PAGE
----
Wrench was unperturbed. He had always been clear that the ESU ‘has nothing to do with government’ – indeed the inaugural issue of Landmark begins with a message from Dr Page, noting that ‘…in all free countries, governments are but instruments of the people’s will, the people of the English-Speaking world must be in agreement’ – and set about organising the cultural exchange programmes through which this could be achieved. As early as 1922, a debate tour of America had been arranged. The following year, the Walter Hines Page Scholarship was launched, allowing British teachers to undertake research in the States, hosted by local branches of the ESU; it is still going strong today. By 1928 a scheme was in place enabling British schoolboys (and later girls) to spend a year at a US school, with American children invited to attend school here. Now called the Secondary School Exchange, this remains at the heart of our work, enabling participants to truly ‘get under the skin’ of American culture and delivering indelible memories and often life-changing experiences.

By the time of World War II, American assistance to Britain was still far from a foregone conclusion, though it was soon clear the war could not be won without it. With America committed to a policy of neutrality, Churchill confessed that ‘no lover ever studied every whim of his mistress as I did those of President Roosevelt.’ Over the six years of the war, Churchill and Roosevelt exchanged 1,700 letters and telegrams and met 11 times, and the US Lend-Lease policy, which supplied free aid to any government which could help in the defence of the US, was in place from March 1941.

A helping hand

More informally, aid had also been flowing in to the ESU’s headquarters at Dartmouth House almost since fighting began, thanks to the relationships the organisation had built with the States. American hosts had been found for refugee children (see Dialogue Spring 2018) and US donations of clothes, blankets and medical goods – even ambulances and mobile canteens – were distributed across the country after the Blitz. In 1941 alone, over £14,000 (c.£500,000 in today’s money) was donated. Once American troops started arriving here in number the English ESU welcomed them with open arms, offering a packed programme of talks, visits, dances and parties, resulting in several Anglo-American marriages.

America’s intervention (after the Japanese attack on Pearl Harbor in December 1941) was decisive in ending the war and brought Britain and the United States much closer than they had ever been before. Although the ‘special relationship’ as Churchill pictured it has never come to pass, his phrase has stuck, echoing down the decades and surfacing every time a new president or prime minister is appointed, and every time world events threaten to weaken the metaphoric ties. Could Margaret Thatcher and Ronald Reagan’s relationship have been any closer (she called him ‘the second most important man in my life’); was Blair any more than George W. Bush’s ‘poodle’? In 2010 David Cameron wrote ‘There is a seemingly endless British preoccupation with the health of the special relationship. Its temperature is continually taken to see if it’s in good shape, its pulse checked to see if it will survive.’ With President Trump and Prime Minister May the mercury swings too rapidly to make a call, but Churchill’s Fulton speech showed the importance he placed on mutual friendship and understanding.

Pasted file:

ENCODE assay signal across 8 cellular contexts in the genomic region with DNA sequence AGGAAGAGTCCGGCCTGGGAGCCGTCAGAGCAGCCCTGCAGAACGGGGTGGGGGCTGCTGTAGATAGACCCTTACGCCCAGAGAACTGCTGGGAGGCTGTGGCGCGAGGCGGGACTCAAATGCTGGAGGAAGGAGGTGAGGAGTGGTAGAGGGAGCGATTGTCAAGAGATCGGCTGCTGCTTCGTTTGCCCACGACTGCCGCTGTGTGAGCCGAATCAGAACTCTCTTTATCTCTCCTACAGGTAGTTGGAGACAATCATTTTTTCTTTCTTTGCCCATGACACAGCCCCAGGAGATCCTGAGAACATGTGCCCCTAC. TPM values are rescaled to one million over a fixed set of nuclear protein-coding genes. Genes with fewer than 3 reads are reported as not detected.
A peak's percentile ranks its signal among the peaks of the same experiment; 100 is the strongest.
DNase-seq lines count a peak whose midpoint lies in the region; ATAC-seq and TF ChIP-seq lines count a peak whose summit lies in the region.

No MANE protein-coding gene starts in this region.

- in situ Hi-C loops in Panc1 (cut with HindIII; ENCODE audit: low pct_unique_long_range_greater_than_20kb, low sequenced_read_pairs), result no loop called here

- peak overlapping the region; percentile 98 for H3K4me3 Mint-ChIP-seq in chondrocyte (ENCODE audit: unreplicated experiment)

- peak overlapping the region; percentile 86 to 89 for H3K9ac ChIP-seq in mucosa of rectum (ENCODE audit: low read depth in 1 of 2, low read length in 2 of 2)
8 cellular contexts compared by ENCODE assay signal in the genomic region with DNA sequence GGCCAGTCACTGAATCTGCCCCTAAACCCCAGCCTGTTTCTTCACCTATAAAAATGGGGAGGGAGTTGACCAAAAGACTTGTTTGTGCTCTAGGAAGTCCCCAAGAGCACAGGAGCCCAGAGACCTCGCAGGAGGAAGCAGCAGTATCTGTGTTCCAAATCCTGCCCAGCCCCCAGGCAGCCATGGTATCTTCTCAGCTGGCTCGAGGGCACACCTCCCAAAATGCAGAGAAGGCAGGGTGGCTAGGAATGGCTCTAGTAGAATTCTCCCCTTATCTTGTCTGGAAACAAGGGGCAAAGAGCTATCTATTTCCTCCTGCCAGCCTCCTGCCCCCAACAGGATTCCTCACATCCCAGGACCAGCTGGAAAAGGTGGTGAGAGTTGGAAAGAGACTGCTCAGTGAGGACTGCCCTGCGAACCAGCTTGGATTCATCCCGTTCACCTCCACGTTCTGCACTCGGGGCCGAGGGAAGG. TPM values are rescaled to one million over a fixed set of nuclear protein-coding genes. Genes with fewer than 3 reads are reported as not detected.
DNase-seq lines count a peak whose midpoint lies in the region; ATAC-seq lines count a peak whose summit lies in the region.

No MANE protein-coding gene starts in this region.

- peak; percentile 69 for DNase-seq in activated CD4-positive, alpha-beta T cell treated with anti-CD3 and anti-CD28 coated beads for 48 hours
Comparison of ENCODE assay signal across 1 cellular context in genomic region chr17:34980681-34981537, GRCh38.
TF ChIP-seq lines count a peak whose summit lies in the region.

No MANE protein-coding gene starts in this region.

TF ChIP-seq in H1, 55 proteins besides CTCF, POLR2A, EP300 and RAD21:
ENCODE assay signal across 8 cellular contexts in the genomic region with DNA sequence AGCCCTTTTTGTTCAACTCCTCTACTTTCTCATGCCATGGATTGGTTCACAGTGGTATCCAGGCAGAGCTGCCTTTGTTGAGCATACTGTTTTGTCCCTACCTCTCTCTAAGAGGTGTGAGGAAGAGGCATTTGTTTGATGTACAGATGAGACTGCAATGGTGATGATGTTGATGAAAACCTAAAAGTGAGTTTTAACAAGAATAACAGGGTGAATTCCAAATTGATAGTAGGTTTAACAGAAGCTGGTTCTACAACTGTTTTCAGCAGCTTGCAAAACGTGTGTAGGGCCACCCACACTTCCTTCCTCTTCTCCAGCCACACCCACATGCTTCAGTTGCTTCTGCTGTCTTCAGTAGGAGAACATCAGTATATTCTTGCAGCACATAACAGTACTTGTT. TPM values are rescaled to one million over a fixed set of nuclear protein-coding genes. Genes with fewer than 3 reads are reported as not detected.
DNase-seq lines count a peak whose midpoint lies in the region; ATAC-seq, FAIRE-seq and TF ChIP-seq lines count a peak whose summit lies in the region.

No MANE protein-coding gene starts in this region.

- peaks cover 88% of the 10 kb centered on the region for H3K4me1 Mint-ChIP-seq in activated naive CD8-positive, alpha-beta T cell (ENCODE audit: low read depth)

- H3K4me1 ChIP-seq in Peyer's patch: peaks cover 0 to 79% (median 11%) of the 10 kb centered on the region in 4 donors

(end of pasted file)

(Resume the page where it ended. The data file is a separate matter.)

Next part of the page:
And this of course is the lifeblood of the English-Speaking Union. Throughout difficulties of the past 70 years – the Suez Crisis, the Vietnam War, the wars in Iraq and Afghanistan – the ESU has gone on trying to improve mutual understanding with America and, as English has spread as a means of communication, with many more countries around the world (there are currently 55 International ESUs). Away from the worlds of politics and diplomacy, it has enabled cultural exchange and opened up the prospects of achievement through schemes as diverse as book exchanges (via the ‘Books Across the Sea’ initiative, founded in 1941 and chaired by TS Eliot, and based at Dartmouth House from 1948); awards, such as the ‘Better Understanding Award’ which ran in the 1950s; and through high-profile lecture series featuring speakers including Henry Kissinger and Presidents Gerald Ford and Ronald Reagan, as well as Churchill himself.

The ESU continues to run its life-changing debate tours and scholarship programmes (adding the American Memorial Chapel Grant and the Lindemann Science Fellowships to its roster in 1961 and 1972 respectively) and welcomes people from across the world to Dartmouth House. And, through its increasing focus on debate and oracy skills for young people, it encourages people everywhere to talk to one another and to try and understand each other’s point of view. This could not be more needed. As HRH Prince Philip, former President of the ESU wrote in 1992, ‘Many members of my generation believed that the end of the Second World War would usher in a new age of peace, humanity and prosperity. Instead, the last 50 years have brought a succession of racial, civil, religious and ideological conflict of horrific brutality in almost every sector of the globe.’ Sadly the ensuing quarter century has brought little change for the better and indeed many people seem more entrenched in their opinions than ever before, something HRH The Princess Royal, the ESU’s current president, mentioned as she marked the centenary of the ESU’s foundation earlier this year, and spoke of the need for ‘tolerance and understanding’ in today’s world. All of which only serves to underline what Churchill, Page and Wrench knew all along – that if people can identify with each other, they have a much better chance of getting along. Or, as one ESU publication once put it: ‘international understanding cannot be left to governments alone’.